In their traditional campaigning style, the Portsmouth Lib Dems are trying to own it as a 'local issue', and to blame other political parties for the plan to move the iconic figure from the soon-to-close Royal Marines Museum location to the nearby Historical Dockyard where it will be a companion to the Mary Rose, Victory and Warrior - a site which draws hundreds of thousands of visitors every year.
But it is absolutely clear and obvious that this is a decision that lies with the Royal Marines Museum and the MoD - not the local Tories. The thought that the Tories would want, or enable, the removal from Eastney of the Yomper and the commemorative plaque which inscribes Thatcher's name onto the seafront turf is laughable.
In 1982 I was 22 years old and I lived in Newcastle; and I watched the news broadcast live to the nation where Brian Hanrahan said of the planes, 'I counted them all out and I counted them all back'.Read More
Back in the 1990s the then Inspector of Ancient Monuments David Sherlock decided to take me to visit the site of Beadlam Roman Villa in North Yorkshire, and asked me to write about it. I'd published a couple of bits of my PhD thesis on RB villas, and English Heritage had an interest in David Neal's write-up of the 1966-1978 Beadlam excavations. David Sherlock thought I might have some 'new light' to cast on these old stones.
Standing there in the field on that grey day, staring at lines of consolidated wall footings poking through grass, I wasn't really feeling it. But back in the Department Library in Newcastle, as I studied once again the plans and the information available, a lot of ideas did come quickly, and the inspiration was a blocked doorway. That changed everything. I've always been fascinated by Roman villas, what they were, what they meant, and how British people lived in them.Read More
I look at my photographs of Greenham Common from the early 1980s and I see more then I saw then. I see the women again, certainly, defiant, rainbow-colourful and vibrant; and I see the sharp razor wire perimeter and the police presence; but I also see competing masculinities that I hadn't thought about before.Read More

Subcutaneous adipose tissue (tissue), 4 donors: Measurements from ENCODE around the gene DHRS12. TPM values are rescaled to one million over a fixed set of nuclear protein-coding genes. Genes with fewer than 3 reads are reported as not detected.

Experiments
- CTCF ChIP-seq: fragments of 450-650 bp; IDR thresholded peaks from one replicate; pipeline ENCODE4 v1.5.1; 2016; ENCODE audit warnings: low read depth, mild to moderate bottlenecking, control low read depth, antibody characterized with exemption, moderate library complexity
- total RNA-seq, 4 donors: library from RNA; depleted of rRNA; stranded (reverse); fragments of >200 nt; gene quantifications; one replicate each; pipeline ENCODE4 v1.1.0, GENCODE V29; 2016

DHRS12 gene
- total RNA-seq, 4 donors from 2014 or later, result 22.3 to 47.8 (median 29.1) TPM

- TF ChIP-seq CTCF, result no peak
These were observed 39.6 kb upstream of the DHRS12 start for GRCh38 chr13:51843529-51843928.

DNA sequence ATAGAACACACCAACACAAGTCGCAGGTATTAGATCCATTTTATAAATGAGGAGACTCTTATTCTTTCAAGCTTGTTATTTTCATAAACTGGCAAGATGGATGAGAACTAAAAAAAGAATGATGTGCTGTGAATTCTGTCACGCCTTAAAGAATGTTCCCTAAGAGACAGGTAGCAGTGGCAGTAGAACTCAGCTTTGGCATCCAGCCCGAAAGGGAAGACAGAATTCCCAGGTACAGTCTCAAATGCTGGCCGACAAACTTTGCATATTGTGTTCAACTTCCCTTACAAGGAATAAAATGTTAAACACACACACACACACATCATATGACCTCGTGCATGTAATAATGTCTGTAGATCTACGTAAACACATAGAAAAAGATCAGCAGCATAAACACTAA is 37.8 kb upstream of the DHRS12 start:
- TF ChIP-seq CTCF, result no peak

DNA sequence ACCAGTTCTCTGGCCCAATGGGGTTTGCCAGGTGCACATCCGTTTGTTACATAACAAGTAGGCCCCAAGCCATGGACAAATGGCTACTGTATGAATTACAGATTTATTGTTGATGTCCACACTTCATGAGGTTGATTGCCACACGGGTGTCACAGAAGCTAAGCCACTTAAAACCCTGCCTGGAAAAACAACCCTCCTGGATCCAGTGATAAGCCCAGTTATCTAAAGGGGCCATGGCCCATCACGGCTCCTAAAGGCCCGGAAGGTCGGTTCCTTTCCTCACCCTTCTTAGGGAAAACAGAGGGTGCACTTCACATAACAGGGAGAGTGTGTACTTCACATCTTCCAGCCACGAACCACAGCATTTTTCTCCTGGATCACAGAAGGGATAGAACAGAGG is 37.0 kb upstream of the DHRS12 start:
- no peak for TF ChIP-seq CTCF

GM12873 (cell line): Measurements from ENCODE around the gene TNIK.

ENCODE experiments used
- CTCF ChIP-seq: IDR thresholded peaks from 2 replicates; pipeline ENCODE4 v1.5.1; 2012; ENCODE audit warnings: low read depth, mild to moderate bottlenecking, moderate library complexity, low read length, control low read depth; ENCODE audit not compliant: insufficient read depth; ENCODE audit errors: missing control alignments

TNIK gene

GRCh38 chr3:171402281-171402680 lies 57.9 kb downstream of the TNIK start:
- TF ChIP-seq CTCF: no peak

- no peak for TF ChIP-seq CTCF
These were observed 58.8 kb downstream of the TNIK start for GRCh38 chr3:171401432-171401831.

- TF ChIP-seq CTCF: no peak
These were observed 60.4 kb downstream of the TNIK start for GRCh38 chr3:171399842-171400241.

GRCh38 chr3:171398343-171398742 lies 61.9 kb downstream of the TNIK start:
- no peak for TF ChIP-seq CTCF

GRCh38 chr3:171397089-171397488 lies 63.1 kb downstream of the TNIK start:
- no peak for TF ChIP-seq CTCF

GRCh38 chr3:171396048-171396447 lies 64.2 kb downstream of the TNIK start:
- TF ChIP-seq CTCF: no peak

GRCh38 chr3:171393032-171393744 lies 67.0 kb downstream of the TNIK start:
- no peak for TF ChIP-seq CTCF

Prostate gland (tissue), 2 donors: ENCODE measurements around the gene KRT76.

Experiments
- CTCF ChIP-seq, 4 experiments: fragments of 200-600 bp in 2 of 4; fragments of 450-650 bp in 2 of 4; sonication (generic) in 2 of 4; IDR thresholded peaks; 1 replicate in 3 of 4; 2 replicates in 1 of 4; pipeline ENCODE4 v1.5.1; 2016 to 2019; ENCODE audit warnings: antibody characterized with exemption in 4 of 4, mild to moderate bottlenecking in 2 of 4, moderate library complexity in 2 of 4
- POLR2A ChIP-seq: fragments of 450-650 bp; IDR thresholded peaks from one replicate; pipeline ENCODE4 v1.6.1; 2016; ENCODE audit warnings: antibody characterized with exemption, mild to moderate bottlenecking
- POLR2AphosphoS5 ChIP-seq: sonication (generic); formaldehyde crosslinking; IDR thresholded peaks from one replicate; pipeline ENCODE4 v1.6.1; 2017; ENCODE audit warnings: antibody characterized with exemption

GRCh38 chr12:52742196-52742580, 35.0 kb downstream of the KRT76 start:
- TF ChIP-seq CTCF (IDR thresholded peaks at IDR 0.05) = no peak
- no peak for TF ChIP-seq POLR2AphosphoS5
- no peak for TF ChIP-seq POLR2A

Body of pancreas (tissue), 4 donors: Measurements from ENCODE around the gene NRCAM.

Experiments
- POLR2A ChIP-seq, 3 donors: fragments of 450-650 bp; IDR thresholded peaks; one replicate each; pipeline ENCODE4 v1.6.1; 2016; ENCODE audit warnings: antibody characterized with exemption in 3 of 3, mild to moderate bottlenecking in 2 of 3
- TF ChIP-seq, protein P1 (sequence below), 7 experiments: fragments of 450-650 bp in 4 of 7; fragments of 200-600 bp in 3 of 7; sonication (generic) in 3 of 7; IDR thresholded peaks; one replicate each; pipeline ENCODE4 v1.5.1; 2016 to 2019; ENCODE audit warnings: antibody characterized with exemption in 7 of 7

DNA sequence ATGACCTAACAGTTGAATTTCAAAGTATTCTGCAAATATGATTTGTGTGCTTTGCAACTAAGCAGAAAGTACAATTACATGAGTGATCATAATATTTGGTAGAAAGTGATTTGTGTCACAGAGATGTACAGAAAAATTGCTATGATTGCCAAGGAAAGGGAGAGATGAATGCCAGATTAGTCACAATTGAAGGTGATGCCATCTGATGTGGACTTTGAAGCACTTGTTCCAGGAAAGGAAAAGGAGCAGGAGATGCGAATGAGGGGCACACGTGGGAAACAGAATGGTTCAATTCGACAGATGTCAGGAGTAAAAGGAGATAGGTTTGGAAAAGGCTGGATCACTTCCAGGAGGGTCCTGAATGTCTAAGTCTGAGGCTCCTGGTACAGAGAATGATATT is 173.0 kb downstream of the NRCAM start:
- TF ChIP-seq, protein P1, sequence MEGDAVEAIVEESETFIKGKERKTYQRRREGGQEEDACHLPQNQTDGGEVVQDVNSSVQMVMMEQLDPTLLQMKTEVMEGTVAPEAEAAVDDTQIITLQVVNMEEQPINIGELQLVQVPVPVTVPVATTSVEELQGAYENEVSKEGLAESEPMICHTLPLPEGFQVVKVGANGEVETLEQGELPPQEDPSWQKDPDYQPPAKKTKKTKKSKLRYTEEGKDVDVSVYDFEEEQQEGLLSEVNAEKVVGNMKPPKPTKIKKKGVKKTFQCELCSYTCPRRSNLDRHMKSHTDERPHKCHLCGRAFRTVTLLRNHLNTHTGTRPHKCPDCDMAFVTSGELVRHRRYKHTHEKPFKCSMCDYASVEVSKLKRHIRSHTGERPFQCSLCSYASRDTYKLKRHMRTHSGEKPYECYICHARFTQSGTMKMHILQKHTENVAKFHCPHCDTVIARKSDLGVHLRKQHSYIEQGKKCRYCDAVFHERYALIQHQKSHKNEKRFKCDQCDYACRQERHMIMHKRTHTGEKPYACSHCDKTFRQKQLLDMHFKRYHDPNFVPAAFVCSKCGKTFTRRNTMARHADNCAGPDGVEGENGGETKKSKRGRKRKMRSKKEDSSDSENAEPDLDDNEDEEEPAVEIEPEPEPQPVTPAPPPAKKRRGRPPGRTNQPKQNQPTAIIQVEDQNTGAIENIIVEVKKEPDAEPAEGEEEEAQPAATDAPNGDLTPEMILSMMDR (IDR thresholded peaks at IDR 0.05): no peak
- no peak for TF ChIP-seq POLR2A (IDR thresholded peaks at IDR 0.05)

I first visited Masada in 1984, arriving as most visitors did by the modern Israeli-built road on its eastern side which follows the edge of the Dead Sea. Access to the top of the Masada stronghold was only via either the cable car up from the eastern side or the steep footpath. The Roman army who under General Silva vanquished the Jewish zealots at Masada came in from the western side and built their famous ramp and mounted their final assault over this western edge.
By 1990, when this photograph was taken, it was extremely unusual for travelers to be in a position to see and photograph Masada's western side from the Judaean Desert. It's an inhospitable landscape, and close to the border with what was then called the Occupied West Bank (now Palestinian Territories). It's a national park and for obvious reasons protected - which means casual visitors and tourists are discouraged from anything other than organised tours along main routes - which even today takes them inevitably along the main road along the Dead Sea and to the eastern side of Masada and the convenience of a cable car ride.Read More